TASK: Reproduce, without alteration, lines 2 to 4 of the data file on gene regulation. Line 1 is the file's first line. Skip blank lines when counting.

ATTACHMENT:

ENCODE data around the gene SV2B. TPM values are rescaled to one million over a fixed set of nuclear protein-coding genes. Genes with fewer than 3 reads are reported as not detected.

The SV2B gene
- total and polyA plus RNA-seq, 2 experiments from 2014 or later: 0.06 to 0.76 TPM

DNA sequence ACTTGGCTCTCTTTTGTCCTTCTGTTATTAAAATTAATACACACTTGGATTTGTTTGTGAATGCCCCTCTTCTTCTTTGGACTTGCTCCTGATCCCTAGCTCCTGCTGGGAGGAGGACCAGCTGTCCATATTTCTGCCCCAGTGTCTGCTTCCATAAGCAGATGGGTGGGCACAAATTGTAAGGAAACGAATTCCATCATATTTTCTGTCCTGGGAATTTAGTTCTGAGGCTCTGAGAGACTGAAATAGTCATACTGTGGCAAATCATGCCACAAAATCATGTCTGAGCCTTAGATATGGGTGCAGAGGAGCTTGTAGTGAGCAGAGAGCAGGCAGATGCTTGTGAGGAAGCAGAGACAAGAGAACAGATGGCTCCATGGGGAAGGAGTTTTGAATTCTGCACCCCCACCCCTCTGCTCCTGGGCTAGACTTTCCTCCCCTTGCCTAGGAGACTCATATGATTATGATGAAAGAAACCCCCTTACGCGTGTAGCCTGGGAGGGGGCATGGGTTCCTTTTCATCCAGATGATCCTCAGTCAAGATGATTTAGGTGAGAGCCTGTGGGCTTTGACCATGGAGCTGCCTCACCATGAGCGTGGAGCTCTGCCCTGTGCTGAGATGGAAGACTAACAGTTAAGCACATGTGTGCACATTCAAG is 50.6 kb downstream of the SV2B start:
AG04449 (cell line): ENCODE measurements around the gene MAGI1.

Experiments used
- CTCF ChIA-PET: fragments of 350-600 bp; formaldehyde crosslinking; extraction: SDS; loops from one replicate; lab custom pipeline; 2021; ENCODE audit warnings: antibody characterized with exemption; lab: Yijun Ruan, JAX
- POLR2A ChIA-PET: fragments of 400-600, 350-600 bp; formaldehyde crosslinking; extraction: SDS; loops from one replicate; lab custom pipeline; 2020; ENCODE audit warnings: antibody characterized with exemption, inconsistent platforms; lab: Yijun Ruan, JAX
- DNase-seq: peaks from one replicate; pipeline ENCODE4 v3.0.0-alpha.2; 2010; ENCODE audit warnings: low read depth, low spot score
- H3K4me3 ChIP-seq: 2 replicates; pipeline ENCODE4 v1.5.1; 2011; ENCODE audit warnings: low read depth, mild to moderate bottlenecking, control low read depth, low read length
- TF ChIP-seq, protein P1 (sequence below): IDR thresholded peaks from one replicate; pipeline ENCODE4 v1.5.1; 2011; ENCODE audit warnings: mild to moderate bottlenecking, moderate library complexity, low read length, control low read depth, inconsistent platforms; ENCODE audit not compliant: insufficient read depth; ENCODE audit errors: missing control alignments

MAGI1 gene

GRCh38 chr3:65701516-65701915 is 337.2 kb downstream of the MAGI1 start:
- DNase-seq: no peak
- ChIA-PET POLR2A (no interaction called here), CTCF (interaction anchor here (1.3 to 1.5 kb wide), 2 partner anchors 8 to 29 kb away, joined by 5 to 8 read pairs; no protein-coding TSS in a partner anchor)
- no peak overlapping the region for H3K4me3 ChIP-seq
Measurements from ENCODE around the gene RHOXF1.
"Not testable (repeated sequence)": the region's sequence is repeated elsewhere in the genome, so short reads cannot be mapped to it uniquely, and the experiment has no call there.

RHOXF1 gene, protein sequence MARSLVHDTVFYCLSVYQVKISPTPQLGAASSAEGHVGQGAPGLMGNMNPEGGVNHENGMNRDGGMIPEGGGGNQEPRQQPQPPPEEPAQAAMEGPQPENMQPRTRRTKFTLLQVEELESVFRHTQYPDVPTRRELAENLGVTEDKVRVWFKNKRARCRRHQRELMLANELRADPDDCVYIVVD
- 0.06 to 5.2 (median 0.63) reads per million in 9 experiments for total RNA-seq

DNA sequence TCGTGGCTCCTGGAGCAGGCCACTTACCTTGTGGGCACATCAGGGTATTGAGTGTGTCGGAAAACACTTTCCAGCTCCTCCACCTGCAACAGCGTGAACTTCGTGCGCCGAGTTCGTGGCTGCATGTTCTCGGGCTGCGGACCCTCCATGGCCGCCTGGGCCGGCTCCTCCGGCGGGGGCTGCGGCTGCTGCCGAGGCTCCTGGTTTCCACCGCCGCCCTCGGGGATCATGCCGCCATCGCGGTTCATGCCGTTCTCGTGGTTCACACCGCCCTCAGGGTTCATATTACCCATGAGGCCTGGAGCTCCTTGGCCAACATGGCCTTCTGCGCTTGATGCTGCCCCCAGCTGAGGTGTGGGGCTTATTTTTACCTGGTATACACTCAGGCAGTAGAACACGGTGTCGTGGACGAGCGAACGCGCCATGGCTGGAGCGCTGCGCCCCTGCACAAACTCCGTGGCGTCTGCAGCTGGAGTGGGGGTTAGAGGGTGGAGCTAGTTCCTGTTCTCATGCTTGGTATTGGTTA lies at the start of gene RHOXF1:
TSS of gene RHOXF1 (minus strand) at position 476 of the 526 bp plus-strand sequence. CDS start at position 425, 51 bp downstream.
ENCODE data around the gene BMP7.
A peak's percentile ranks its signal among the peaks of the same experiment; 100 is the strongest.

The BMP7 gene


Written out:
The SV2B gene
- total and polyA plus RNA-seq, 2 experiments from 2014 or later: 0.06 to 0.76 TPM

DNA sequence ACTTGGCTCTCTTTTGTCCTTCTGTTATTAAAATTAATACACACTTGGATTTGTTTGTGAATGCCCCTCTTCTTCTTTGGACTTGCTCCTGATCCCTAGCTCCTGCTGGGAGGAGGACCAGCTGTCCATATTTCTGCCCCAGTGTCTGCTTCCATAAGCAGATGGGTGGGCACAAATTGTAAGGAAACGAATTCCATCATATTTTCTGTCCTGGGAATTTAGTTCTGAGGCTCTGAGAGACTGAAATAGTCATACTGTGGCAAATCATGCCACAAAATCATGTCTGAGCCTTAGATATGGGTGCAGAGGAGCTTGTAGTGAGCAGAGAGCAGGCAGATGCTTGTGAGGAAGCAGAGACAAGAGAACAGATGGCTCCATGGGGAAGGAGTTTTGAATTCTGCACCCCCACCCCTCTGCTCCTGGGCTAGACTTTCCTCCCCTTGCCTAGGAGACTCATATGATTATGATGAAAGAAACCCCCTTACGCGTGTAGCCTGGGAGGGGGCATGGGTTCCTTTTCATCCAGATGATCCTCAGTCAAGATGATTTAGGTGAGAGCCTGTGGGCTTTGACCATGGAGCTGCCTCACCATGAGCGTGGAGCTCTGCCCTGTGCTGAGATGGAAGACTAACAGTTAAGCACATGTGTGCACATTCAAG is 50.6 kb downstream of the SV2B start: